In a Hollywoodesque riff on dialectical materialism and the 19th Century German philosopher Frederich Hegel Obst presents her analysis:

Thesis A: The DVD market collapses due to piracy, and our profit cushion collapses. In reaction, there is Antithesis B: We pursue international markets and revenue with mad vigor, making bigger and bigger movies…driving up costs beyond reason and squeezing other domestically oriented and original movies out of the market, creating occasional hits but many more expensive flops and movies that barely break even because of the costs of production and marketing. Then synthesis of A and B occurs, equaling C: The failures create more careful discernment as to what should and should not be made; a new fiscal model is born that may allow for more originals; new ideas about what works in both domestic and international markets emerge.

Hollywood imagined at the dawn of the 21st Century that it could forever grow fat off DVD sales of its movies, even as music, newspapers and magazines hit the skids over global piracy of their products and internet free distribution of their work. Long before The Industry deployed armies of lawyers throughout the DVD worldwide black market and talked the FBI into stamping threats on the first frame of every film, the music biz had already failed to protect its CD market from the same incursions. And newspapers had long since seen their ad markets evaporate as internet classifieds like Craig’s List devoured their profits. Yet Hollywood thought it could defeat the pirates.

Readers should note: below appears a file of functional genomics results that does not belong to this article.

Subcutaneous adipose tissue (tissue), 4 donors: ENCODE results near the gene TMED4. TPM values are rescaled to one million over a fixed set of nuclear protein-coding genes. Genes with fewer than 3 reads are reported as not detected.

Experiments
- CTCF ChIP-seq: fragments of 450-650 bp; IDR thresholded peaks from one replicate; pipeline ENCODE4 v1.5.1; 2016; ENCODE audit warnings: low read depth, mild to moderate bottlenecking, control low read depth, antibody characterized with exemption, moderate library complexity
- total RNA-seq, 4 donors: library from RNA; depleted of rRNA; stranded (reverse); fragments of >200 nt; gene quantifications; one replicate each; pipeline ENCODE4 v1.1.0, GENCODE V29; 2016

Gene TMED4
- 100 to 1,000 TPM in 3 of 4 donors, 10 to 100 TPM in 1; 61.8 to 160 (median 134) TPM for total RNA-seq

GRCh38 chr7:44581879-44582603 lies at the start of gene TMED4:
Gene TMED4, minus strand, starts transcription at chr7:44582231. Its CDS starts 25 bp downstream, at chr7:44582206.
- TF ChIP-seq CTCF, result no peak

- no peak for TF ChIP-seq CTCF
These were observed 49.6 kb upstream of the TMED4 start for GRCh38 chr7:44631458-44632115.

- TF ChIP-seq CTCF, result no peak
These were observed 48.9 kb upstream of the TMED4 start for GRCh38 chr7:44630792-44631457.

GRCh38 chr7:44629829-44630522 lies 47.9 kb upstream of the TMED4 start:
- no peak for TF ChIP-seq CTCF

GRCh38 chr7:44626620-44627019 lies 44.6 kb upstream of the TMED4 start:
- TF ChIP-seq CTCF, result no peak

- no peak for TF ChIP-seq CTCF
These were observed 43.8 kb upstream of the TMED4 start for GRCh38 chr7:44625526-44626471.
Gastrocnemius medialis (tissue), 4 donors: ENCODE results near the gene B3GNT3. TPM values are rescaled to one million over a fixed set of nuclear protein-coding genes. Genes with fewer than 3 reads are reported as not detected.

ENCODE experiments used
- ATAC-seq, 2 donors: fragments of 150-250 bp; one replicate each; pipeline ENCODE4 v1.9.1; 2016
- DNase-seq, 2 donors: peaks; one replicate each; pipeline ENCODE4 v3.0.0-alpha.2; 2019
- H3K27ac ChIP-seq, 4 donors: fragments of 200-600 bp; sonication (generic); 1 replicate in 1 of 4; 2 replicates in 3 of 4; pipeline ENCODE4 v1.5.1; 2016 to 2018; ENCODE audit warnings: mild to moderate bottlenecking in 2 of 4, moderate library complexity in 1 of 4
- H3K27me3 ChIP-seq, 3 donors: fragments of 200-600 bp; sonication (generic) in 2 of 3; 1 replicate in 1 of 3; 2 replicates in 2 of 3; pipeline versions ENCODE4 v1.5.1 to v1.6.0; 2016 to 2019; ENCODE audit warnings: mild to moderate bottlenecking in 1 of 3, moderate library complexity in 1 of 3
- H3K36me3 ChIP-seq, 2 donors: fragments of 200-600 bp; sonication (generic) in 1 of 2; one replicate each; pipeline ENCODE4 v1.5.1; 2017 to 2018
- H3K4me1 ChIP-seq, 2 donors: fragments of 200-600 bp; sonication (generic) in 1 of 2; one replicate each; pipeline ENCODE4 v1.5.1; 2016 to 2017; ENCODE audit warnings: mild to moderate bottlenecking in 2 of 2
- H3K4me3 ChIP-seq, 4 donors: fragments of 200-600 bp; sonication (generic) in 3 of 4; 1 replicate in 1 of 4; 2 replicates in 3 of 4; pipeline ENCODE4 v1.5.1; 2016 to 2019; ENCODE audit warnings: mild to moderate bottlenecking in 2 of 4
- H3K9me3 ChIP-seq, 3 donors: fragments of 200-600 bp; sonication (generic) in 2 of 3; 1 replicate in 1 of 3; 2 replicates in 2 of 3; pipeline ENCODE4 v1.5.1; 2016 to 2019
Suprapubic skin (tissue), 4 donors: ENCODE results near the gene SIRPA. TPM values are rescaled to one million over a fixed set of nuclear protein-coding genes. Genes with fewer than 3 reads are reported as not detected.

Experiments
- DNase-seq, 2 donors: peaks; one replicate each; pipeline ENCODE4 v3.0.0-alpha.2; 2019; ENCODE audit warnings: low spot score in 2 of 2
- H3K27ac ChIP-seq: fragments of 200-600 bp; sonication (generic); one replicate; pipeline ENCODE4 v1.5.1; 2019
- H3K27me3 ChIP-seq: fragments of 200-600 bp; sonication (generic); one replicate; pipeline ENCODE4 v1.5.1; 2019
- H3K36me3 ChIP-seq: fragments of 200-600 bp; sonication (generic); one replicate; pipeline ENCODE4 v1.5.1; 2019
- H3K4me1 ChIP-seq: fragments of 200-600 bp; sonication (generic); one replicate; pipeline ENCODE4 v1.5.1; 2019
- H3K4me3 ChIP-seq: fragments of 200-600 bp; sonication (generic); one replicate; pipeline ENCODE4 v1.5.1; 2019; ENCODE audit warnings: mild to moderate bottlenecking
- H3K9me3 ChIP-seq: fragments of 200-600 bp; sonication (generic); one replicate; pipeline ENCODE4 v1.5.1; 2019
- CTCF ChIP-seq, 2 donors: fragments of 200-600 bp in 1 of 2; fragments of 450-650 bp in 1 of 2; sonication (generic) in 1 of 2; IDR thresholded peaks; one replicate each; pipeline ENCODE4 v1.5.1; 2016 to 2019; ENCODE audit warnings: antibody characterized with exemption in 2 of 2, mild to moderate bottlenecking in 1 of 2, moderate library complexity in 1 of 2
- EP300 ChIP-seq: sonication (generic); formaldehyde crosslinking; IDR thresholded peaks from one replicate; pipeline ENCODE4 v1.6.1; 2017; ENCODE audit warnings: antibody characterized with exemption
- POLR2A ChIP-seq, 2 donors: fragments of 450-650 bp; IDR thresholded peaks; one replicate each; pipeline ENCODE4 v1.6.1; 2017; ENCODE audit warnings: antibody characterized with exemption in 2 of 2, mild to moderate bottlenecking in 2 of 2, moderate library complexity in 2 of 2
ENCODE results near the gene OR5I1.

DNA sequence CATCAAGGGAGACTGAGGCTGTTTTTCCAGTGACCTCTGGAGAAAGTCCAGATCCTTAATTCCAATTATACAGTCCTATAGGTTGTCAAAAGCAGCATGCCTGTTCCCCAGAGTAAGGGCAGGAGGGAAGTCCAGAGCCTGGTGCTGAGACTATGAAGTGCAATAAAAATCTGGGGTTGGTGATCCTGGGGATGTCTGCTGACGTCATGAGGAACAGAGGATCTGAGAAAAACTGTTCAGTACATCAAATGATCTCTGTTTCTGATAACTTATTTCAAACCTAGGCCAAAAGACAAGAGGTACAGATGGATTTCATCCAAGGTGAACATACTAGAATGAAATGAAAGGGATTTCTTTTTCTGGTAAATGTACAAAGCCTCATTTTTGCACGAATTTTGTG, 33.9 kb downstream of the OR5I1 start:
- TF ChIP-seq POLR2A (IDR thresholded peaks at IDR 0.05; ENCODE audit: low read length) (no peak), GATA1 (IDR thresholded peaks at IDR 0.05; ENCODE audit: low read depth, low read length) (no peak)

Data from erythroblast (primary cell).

Writers, actors, directors, producers, studios – all demanded guaranteed percentages of these imagined, continual DVD profits, and the writers’ union went on strike. Barely had Hollywood recovered from a bruising round of labor actions when the 2008 financial crisis hit, driving patrons away from shopping mall-based theaters, and investors away from high risk movie projects.

When the dust settled Hollywood discovered that the youth market – its magic ticket target – was evaporating as college students gathered around their laptops to watch an average of 22 hours/week/student of movies and TV courtesy of Netflix, YouTube, Amazon-Plus or online pirates, Obst says. The Industry reacted in three ways: First, it went international, making movies that could be comprehensible to non-American audiences, especially in Asia. This meant competing directly against Bollywood and the growing Chinese film studios with action superhero movies that throw special effects and plot twists at dizzying pace, comprehensible without dialogue. The globalized marketing also forced Hollywood to submit to Chinese censors and Indian standards.

The second strategy for The Industry involved redefining the “youth market” to teens and tweens, eliminating all adult sensibility to make movies laced with fart jokes, barfing cheerleaders and terrifying killers lurking in Spring break swimming pools.